Giant Clams at Lady Musgrave Island Lagoon
It’s The Great 8!
The Giant Clam is found at our very own Lady Musgrave Island Lagoon part of the Southern Great Barrier Reef, with the Giant Clam earing its spot at number 5, alongside the likes of Whales, Manta Rays, Clown Fish, Sharks, Potato Cod, Maori Wrasse and Turtles.
Lady Musgrave Island is one of the only locations along the Great Barrier Reef where all 8 can be found, including of course the amazing Giant Clam.
Did you know?
It’s said that, like a human fingerprint, no two Giant Clams have the same colouration or mantle pattern. These wild technicolour effects actually come from algae living within the clam’s tissue.
These extraordinary mollusks, which can grow to 1.5 meters in length and weigh up to 200 kilograms, feature a pretty ordinary exterior but a stunning mantle – the fleshy part protruding from the shell.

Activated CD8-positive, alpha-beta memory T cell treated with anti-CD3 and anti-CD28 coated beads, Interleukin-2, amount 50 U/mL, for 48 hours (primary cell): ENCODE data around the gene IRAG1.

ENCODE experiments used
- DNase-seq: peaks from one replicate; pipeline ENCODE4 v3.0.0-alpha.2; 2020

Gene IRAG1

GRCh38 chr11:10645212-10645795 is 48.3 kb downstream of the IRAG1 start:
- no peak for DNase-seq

One of these Clams is not like the other….
Adult giant clams cannot close their shells completely. This makes them the only species of clams unable to do so.
Male or Female?
By nature, Giant Clams are hermaphrodites. They possess the reproductive organs of both the sexes.
Despite this, they cannot reproduce on their own. On the contrary, they release sperms and eggs into the water.
A single giant clam can release over 500 million eggs at one time.
What’s for dinner?
The algae that grow within the Giant Clam’s mantle tissue are their main source of food. The giant clams absorb sugars and proteins, which these algae produce as they photosynthesize. The nutrition that they get from these algae enables them to acquire such enormous sizes.
Owing to their immense size and their sessility, giant clams are also preyed upon by a number of predators which are, more often than not, much smaller than them.
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